Being a morning person or night owl may be hard wired

Anisa Salazar
Staff Writer

A recent informal survey found that 12 out of 20 students at the University of La Verne prefer morning classes to night classes.

When choosing classes, what time of day the classes are offered is important and personal to students’ desired schedule, what might be most beneficial to one’s study habits and life outside of school. 

“I prefer morning classes because it is a good way to start my day,” Cherie Atalor, junior computer science major, said. “I like to wake up in the morning and eat, then go to class so that by evening time I know I’m done and I can do my homework and rest. Having a class into the night messes with my psyche and also my sleep time.”

 Everyone is different when it comes to whether they are morning or night people. 

According to the Sleep Foundation, whose goal is to create dependable resources to help people take charge of their health and particularly their sleep, it may be difficult for morning people or night people to change. According to the Sleep Foundation’s 2024 piece “Chronotypes: Definition, Types & Effect on Sleep,” one’s chronotype is the natural feeling their body gets throughout the day to feel more alert or tired. Unlike training your circadian rhythm, it’s difficult to change chronotype, the piece finds.  

If a person’s chronotype function is at its peak in the morning then it would be more beneficial to take earlier classes, the article finds. 

“I hate night classes because I (prefer to go to) sleep so early,” Briana Juarez, senior business administration major, said. “Morning classes are more convenient for me.”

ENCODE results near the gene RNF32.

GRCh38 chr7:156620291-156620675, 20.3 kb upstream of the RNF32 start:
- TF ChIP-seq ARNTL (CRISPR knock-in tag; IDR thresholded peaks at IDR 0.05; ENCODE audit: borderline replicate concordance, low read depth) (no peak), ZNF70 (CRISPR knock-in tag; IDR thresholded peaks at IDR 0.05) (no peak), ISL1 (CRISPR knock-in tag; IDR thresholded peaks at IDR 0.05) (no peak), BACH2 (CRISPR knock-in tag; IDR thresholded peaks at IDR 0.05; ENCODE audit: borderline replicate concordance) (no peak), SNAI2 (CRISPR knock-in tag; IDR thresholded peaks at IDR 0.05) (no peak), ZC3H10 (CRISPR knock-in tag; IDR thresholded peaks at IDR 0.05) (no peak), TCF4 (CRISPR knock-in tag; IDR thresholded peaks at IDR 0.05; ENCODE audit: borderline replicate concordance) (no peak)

The Institute for Frontier Areas of Psychology and Mental Health conducts research regarding phenomena and anomalies that are not well understood at the level of current scientific knowledge.

Their research in 2017, “Identifying the Best Times for Cognitive Functioning Using New Methods: Matching University Times to Undergraduate Chronotypes,” found that people in early adulthood have wake and sleep times that are shifted two-to-three hours later in the day, the peak of this is at 19 years old, yet many are still required to attend school or work start times that are more appropriate for younger children and older adults. 

According to the Institute’s research, aligning organization’s schedules to the people who work for them would be more efficient and productive. 

Nature Human Behavior publishes research of significance into any aspect of individual or collective human behavior. 

Their 2023 article “Early morning university classes are associated with impaired sleep and academic performancesupports delayed start times so students can sleep longer, limiting daytime sleepiness. Earlier classes, the article found, are associated with less sleep and lower grades. Additionally attendance is worse for classes that start between 8 a.m. and 9 a.m. compared to later classes, the article found.

Despite the research, some ULV students who claim to be “night owls” still prefer morning classes, so that they can get them out of the way and be free the rest of the day to do other things.

“I choose morning classes because I think you have more time throughout the day once you’re done, whether that is to prioritize your mental health or just hang out with friends,” Bianca Morado, junior biology major, said.

According to the National Center for Educational Statistics’ 2020 “College Student Employment ” report, 74% of part-time students and 40% of full-time students are also employed. Being employed while in school can positively or negatively impact academic performance, but it may be necessary to pay for classes or other expenses, the report found.

“I prefer night classes mostly because during the daytime I either have an internship or I work,” said Alejandra Neri, an educational counseling graduate student. “As a master’s student, evening classes are the best for me.”

Anisa Salazar can be reached at


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